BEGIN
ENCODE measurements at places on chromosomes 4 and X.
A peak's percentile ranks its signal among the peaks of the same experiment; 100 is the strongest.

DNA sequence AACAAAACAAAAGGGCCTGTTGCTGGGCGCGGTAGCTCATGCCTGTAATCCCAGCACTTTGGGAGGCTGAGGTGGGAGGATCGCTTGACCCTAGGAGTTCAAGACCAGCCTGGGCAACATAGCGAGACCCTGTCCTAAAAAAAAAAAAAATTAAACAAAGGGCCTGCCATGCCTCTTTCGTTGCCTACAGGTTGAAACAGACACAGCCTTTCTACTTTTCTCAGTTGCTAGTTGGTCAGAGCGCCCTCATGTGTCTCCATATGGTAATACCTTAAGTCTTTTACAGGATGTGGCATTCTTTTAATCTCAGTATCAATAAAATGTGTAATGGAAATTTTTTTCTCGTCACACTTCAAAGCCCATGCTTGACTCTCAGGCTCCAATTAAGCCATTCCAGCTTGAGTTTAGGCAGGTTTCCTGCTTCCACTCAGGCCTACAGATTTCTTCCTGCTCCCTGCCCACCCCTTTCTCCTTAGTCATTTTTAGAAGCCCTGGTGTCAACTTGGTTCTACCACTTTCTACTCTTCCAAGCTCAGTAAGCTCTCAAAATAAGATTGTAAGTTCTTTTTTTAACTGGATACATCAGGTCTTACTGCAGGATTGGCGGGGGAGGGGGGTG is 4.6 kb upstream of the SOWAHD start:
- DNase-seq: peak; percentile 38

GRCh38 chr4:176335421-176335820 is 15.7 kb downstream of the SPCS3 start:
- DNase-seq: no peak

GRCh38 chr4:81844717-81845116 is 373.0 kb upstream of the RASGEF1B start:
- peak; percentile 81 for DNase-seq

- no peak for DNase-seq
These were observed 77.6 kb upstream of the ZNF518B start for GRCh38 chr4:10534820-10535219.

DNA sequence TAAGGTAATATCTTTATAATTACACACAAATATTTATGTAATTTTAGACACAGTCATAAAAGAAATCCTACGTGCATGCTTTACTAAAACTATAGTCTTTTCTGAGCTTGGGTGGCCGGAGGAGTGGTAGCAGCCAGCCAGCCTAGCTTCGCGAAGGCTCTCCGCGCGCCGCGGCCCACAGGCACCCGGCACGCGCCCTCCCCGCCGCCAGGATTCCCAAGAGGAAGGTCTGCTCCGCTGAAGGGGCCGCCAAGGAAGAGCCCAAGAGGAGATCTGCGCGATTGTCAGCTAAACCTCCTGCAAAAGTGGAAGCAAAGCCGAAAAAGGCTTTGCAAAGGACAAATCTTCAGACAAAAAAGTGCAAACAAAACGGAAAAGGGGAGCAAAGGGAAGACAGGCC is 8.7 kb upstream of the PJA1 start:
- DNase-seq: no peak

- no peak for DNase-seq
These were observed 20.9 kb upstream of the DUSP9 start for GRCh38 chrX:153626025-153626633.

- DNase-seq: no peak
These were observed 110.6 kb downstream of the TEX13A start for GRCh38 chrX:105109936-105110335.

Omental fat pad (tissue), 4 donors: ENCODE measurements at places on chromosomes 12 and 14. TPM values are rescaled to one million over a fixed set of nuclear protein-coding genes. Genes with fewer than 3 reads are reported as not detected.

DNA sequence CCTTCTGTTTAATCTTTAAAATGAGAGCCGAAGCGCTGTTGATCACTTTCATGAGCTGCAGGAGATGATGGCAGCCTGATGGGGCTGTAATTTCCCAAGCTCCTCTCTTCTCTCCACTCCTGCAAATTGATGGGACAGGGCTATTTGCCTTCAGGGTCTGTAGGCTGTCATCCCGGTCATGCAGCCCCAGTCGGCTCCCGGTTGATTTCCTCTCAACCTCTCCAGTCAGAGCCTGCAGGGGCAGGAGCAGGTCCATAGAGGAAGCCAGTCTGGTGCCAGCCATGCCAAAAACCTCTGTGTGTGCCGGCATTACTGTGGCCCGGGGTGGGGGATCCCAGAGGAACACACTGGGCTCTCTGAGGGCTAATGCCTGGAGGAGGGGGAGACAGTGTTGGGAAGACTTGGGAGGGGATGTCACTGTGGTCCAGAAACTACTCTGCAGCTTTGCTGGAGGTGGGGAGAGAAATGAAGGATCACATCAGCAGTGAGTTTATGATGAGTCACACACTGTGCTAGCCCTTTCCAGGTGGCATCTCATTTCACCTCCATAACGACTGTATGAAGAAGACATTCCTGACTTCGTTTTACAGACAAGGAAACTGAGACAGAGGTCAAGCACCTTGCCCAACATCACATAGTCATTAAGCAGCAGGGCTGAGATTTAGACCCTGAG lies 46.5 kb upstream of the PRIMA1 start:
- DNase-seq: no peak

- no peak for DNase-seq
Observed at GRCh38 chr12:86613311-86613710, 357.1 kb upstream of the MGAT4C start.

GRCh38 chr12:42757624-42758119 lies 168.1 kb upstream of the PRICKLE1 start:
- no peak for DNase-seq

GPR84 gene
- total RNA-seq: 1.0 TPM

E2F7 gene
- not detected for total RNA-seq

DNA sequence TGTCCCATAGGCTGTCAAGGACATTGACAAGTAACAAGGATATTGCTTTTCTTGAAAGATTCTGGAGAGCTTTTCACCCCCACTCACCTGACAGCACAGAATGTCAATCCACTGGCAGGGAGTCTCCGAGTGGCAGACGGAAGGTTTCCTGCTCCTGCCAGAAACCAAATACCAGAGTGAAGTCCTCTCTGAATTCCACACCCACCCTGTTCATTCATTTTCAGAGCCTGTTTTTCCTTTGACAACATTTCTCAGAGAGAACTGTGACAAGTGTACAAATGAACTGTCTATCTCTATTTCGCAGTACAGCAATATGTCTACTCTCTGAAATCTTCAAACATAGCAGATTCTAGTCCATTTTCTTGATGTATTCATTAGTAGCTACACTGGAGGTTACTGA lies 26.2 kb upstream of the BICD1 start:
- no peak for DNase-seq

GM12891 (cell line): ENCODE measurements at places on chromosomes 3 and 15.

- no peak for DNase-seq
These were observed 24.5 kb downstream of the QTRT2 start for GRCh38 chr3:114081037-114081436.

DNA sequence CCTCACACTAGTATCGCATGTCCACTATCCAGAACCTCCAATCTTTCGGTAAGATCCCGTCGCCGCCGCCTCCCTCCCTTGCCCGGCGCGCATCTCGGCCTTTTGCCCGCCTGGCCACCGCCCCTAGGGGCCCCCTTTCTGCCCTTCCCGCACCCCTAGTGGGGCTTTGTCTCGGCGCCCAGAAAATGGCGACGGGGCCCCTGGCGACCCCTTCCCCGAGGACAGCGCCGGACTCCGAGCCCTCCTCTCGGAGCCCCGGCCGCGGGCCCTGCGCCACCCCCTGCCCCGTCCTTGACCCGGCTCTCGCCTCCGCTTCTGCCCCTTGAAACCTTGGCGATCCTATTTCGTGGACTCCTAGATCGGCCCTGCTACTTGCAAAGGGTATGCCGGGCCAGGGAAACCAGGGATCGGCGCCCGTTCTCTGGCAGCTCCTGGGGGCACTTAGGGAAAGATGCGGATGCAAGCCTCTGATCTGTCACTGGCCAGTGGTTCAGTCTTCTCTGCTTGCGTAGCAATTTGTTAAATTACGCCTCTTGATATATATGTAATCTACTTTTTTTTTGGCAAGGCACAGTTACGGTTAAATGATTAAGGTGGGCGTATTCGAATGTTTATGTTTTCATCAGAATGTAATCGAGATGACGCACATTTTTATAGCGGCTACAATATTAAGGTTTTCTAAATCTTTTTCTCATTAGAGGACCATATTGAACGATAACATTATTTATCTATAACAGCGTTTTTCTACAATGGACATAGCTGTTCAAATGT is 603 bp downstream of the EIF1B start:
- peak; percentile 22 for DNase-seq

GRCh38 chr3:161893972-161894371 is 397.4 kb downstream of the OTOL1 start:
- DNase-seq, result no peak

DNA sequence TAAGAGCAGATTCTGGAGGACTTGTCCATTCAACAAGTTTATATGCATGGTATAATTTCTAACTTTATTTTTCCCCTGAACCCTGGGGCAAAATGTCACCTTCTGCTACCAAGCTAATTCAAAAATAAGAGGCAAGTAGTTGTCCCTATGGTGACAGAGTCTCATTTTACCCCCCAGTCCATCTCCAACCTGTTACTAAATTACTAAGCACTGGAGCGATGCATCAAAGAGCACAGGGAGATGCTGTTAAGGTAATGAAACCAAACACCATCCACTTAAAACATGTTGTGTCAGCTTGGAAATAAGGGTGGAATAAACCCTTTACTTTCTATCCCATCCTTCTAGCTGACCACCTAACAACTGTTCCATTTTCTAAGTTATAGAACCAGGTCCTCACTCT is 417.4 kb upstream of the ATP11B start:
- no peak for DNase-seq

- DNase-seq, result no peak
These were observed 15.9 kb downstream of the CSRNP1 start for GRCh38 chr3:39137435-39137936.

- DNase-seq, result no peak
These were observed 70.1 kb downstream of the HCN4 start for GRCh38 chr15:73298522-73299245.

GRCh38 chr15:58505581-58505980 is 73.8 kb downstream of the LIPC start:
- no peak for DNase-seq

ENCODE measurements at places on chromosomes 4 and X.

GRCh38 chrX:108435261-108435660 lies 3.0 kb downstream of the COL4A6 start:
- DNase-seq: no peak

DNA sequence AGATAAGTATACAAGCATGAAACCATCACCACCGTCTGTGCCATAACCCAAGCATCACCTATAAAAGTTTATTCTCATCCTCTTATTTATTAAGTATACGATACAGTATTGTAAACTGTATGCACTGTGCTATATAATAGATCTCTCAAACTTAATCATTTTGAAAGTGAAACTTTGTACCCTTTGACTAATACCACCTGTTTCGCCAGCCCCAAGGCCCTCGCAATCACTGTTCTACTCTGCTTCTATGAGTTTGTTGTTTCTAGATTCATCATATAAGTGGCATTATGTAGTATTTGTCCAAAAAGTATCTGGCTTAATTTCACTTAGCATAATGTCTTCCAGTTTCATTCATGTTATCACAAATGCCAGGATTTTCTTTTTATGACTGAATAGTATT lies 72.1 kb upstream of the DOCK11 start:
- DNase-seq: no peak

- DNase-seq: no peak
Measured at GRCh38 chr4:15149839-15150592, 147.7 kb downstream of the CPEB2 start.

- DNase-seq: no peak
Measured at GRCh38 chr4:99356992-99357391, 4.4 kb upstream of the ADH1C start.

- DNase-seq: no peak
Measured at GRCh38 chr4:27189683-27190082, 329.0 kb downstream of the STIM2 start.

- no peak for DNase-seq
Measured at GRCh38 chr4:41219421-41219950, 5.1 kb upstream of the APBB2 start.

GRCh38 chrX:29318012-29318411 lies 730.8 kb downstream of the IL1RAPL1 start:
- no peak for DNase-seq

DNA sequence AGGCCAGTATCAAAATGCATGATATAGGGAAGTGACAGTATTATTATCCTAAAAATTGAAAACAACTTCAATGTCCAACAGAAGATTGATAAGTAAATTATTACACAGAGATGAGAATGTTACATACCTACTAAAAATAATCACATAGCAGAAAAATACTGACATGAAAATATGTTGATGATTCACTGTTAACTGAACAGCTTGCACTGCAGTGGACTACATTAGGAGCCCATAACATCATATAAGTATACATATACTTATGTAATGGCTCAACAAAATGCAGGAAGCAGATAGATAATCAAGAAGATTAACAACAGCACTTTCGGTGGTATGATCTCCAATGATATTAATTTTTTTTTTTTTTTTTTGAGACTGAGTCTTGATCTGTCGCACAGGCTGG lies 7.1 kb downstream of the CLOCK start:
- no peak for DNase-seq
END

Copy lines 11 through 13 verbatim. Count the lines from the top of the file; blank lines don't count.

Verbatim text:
DNA sequence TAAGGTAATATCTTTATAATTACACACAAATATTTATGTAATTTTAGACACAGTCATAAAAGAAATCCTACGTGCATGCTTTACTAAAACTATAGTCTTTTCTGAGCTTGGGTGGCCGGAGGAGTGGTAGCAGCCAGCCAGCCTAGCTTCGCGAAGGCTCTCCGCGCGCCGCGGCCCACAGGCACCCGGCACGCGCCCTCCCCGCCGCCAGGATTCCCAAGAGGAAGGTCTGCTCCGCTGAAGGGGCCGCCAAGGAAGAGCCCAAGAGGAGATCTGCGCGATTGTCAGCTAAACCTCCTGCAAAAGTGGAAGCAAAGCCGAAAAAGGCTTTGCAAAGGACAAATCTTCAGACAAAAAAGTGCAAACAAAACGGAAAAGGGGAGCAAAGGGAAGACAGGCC is 8.7 kb upstream of the PJA1 start:
- DNase-seq: no peak

- no peak for DNase-seq